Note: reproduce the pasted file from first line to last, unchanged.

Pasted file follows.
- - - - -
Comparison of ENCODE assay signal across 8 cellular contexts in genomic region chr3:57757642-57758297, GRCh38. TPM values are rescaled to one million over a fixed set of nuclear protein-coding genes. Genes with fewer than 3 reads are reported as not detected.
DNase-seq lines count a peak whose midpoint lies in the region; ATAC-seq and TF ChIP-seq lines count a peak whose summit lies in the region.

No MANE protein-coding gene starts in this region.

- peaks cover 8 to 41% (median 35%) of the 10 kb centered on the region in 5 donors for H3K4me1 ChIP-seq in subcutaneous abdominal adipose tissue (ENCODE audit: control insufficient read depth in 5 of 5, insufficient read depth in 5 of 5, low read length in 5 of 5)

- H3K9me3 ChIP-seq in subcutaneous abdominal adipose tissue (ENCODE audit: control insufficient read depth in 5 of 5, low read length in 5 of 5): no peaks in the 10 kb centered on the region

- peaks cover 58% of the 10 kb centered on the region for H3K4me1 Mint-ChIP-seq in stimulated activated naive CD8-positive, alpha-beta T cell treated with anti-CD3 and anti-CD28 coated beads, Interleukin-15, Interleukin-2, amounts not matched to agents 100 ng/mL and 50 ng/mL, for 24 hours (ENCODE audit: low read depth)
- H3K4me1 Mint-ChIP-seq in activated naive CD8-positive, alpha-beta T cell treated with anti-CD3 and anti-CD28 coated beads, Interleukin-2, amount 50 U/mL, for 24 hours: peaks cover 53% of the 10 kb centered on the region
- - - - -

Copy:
Comparison of ENCODE assay signal across 8 cellular contexts in genomic region chr3:57757642-57758297, GRCh38. TPM values are rescaled to one million over a fixed set of nuclear protein-coding genes. Genes with fewer than 3 reads are reported as not detected.
DNase-seq lines count a peak whose midpoint lies in the region; ATAC-seq and TF ChIP-seq lines count a peak whose summit lies in the region.

No MANE protein-coding gene starts in this region.

- peaks cover 8 to 41% (median 35%) of the 10 kb centered on the region in 5 donors for H3K4me1 ChIP-seq in subcutaneous abdominal adipose tissue (ENCODE audit: control insufficient read depth in 5 of 5, insufficient read depth in 5 of 5, low read length in 5 of 5)

- H3K9me3 ChIP-seq in subcutaneous abdominal adipose tissue (ENCODE audit: control insufficient read depth in 5 of 5, low read length in 5 of 5): no peaks in the 10 kb centered on the region

- peaks cover 58% of the 10 kb centered on the region for H3K4me1 Mint-ChIP-seq in stimulated activated naive CD8-positive, alpha-beta T cell treated with anti-CD3 and anti-CD28 coated beads, Interleukin-15, Interleukin-2, amounts not matched to agents 100 ng/mL and 50 ng/mL, for 24 hours (ENCODE audit: low read depth)
- H3K4me1 Mint-ChIP-seq in activated naive CD8-positive, alpha-beta T cell treated with anti-CD3 and anti-CD28 coated beads, Interleukin-2, amount 50 U/mL, for 24 hours: peaks cover 53% of the 10 kb centered on the region